To loathe one's existance is to loathe one's self.

If so, than change it; and loathe no more.

But never loathe, or in so doing; loathe.

Be happy in what you do, is, being happy in what you are doing.

Be happy with who you are, and this is, to experience happiness with the self about the self.

I could state more; but you'll either believe; I speak madness,

In the case of the former, I needed state anything, because I needed state nothing.

In the case of the latter, I could never state enough, because enough would never be enough stated.

Life is what you make it.

You see a basket of fruit

And you see rot and decay

This is your perception

You see a basket of fruit

And you see beauty that fruit had grown as such,

You see what was for what is, and, in that moment,

Will live happily forever.

Most people, on some level, accept Free-will over everything being Determined. That I type this now, without making an error typing (or noticing it)... is either proof itself of Free-will, or proof of Determinism -- each will cite it, as evidence of the rightness of their own theory.

Regardless; this is perception.

That you can close this window now, and continue reading, or that you click the button to close it, these are similar; either Pre-determined or 'not' based on method provided by either system.

So I will say this, of your life, judge it as you will;

If it is pre-determined, that you should be as you are, accept it, and be damned or blessed accordingly. -- It is not within your control.

To the Free-will adherenets:

It it is open to change, that you should be as you are, change it, and be happy then with those changes, or be miserable with the results derived therefrom. -- It has been within your contol all along.

IF the meaning of life is happiness; and you get that... than to you it was meant for, and to you it shall go to.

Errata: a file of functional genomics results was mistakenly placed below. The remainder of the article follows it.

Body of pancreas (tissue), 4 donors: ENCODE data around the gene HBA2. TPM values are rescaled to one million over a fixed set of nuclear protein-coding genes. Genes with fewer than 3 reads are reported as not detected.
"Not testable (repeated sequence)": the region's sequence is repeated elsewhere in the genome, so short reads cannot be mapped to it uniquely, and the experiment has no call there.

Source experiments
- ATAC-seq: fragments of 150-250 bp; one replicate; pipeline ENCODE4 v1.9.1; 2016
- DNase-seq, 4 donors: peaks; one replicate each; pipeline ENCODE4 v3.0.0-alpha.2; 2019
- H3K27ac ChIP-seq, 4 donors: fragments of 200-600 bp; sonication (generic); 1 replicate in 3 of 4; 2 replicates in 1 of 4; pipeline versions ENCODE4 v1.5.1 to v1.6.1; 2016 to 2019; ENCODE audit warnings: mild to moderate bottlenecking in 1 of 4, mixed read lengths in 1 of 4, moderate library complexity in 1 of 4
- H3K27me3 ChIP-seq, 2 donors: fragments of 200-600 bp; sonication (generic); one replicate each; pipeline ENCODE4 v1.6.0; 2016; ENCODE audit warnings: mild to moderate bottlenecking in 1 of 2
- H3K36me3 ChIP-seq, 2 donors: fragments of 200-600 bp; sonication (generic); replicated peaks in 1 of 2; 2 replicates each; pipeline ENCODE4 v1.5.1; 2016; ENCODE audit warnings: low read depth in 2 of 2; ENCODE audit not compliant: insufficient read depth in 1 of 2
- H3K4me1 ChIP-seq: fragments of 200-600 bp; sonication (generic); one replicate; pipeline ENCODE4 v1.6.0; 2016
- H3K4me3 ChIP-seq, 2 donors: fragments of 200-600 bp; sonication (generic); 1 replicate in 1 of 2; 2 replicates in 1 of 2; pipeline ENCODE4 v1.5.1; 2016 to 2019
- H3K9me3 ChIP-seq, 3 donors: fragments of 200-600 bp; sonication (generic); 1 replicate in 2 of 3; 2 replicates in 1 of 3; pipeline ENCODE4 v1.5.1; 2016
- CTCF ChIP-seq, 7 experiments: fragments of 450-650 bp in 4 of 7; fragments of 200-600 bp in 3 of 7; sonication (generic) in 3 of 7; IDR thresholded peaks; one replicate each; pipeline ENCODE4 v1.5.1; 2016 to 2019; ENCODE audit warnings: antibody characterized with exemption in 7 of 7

"If we do not change direction, we are bound to wind up where we are headed" - Ancient Chinese proverb.

Is this true?

Well, there are some truths that are self-evident.

You have two choices; To accept it, or not (this implies rejection.)

You may ask another for advice, but they can neither accept nor reject a given notion for you.

That, is your job.

Which brings me back the original theme:

Your life is in your control. > You are responsible for your actions and results therefrom.

Your life is not in your control. > You are not now, nor ever were in control of your actions, and so then not the results derived therefrom.

I don't pretend to not recognize odds.

But a sufficiently determined person will find little resistance that s/he cannot overcome, and short of killing that person, or them killing one other in their quest for what-have-you...

That person will generally, ultimately get what they want.

Life, is what you make it.

Reject this, and find life was not only not what you made it; that it was never made.

Never passed, Never futured; Never past.

Me too

I took a big risk going to music school, but it was something I mostly wanted.

What I really wanted to do out of high school is just have a band for a while, and see where it would take me. I think after reading this that it is indeed what I should have done, but there's not much you can do about the past, or my grandmother paying half my tuition from half her life's savings, or most of the adult world insisting that college in the only way to a career.

I loved music school, but I indeed spent three years waiting to take a handful of classes, and frankly, once I got that handful, I quit because the money was gone and I learned what I wanted to learn.

I still owe enough money to buy two cars because of my time in music school, though I normally don't regret the overall learning experience, which extends well beyond music, though I hate sounding so cliched.

If you didn't deduce it, my music career has gone nowhere, but seven years in retail at a store I loved led me to a relatively pleasant job in customer service as a telephone operator. It's not a 'perfect' job, but I do it so well that it doesn't feel like I do anything while I'm at work, which keeps my mind clear to think about what I want to do next.

Best wishes